I spent Thanksgiving on Okinawa, Japan, visiting a friend who is on a year-long assignment as a social worker with the Marines. This was my first trip to Japan, other than changing planes on the way to and from the Philippines. Like the area I visited in the Philippines, Okinawa has significant U.S. military presence.
My friend is working at Camp Hansen, a Marine base in the middle of Okinawa. On Thanksgiving Day, we served dinner to the Marines at Camp Hansen’s USO, which was a privilege and an honor for me.
The next morning, my friend and I reviewed the previous day. In my family, the post-event review is almost as significant as the event itself. For me, it is through the review process that I can see what really touched me.
We talked about the Marines we spoke with and she filled me in on who the other servers were, including several of her work colleagues, two military chaplains and some volunteers from a local church. I thanked her for the opportunity to serve; the whole experience was a great blessing for me.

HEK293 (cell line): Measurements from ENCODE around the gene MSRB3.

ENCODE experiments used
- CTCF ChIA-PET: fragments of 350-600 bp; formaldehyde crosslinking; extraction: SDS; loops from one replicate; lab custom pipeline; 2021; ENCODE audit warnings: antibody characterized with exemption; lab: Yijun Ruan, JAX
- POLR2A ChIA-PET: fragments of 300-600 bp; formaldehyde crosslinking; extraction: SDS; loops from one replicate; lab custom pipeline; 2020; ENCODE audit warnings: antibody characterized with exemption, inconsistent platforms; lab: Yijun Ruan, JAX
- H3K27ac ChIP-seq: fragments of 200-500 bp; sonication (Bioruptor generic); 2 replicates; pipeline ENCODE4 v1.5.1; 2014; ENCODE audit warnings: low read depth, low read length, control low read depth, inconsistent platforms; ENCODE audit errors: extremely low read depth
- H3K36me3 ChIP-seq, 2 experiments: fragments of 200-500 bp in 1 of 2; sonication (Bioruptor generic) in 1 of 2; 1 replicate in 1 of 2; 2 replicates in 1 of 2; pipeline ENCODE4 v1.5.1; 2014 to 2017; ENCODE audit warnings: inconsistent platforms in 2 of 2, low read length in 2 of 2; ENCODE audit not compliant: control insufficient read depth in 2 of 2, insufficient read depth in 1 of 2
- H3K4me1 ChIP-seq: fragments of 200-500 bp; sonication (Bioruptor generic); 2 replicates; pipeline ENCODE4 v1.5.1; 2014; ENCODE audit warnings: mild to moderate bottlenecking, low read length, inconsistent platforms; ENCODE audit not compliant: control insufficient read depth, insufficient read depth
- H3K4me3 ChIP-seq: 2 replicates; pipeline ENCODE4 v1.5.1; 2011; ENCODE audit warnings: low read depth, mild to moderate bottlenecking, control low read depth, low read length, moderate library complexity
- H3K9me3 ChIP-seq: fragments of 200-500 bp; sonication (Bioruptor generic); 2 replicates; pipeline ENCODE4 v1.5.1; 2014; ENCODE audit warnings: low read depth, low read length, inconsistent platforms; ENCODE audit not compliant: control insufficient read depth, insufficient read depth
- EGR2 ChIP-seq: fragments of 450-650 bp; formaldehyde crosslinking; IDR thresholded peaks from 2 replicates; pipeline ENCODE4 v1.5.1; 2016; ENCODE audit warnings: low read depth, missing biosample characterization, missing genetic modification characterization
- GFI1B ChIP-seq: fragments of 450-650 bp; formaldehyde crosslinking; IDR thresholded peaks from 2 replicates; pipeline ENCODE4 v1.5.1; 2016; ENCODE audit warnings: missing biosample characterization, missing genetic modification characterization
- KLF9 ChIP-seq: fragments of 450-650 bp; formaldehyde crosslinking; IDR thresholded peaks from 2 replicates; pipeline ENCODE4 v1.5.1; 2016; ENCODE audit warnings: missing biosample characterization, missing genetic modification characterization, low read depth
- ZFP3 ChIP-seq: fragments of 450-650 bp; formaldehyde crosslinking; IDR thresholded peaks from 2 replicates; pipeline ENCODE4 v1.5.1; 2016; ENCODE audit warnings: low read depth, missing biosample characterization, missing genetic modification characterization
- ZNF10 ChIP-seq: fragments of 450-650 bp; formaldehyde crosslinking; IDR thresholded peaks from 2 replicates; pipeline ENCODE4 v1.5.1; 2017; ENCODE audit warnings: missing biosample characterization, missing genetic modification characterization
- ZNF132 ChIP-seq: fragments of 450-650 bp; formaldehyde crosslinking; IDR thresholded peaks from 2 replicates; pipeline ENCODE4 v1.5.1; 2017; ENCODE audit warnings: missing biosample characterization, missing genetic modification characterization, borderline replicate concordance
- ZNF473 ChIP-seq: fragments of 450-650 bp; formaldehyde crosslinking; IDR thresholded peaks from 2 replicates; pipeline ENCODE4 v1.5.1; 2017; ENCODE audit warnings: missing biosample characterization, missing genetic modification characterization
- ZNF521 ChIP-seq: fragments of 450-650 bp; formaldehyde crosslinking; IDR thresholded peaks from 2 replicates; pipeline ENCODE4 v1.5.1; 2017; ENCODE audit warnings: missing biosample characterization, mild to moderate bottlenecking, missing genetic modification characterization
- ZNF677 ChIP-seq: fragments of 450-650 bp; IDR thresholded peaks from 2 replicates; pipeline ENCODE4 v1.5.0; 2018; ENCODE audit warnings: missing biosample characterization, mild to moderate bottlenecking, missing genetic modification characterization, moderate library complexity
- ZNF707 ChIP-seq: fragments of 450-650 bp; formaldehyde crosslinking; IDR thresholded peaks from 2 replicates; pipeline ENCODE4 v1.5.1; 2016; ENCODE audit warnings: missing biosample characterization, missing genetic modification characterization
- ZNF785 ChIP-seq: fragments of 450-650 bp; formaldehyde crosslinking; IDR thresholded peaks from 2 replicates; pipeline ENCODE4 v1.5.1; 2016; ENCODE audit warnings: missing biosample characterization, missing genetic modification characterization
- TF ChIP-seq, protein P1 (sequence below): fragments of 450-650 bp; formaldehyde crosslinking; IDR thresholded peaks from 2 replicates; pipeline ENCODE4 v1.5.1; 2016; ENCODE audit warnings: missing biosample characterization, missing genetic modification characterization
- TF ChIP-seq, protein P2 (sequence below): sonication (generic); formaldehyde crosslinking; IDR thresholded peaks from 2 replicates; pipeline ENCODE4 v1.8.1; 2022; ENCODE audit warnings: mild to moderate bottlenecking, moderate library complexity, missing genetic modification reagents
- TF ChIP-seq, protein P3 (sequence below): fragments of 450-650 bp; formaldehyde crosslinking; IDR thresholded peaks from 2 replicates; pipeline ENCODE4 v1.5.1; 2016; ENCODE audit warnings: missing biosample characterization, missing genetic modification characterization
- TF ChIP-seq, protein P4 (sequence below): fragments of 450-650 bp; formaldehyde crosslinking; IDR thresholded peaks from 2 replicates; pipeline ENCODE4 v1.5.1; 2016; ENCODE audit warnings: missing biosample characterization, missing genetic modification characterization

Then I said, “I dated an ex-Marine when I was in college.”
“There is no such thing as an ‘ex-Marine’,” she corrected. “Once a Marine, always a Marine.”
“In that case, I dated a Marine when I was in college,” I said.
College was a long time ago, and I had not thought about that Marine for many years. But, being on a Marine base, among hundreds of Marines, it is understandable that he came to mind.
The Marine I had dated had been wounded in Vietnam and had flashbacks and other issues from his time of service.
As I talked about him, I remembered one of the Marines at Thanksgiving dinner the day before who was wearing a t-shirt with four letters on the left chest: PTSD—post-traumatic stress disorder. The back of the shirt had a message about PTSD awareness.
My first reaction when I saw that t-shirt was that it took courage to wear it; wearing that shirt was making a statement about a reality for many people who have been to war. I was impressed. I don’t think that we have always done a good job of helping returning service personnel heal from PTSD.
Acknowledging PTSD is admitting that war does not end when the troops leave the battlefield but can haunt military personnel long after the war—like the Marine I had dated.
On retreat a few years ago, my retreat director suggested that memories often bring more than just the memory itself, but also a new insight or invitation. This memory reminded me of Vietnam vets and my fears of getting too close to someone who was adjusting to life after war.
Perhaps the invitation in this memory is for me to be more compassionate to people’s back stories and not let my fears get in the way of connecting and caring.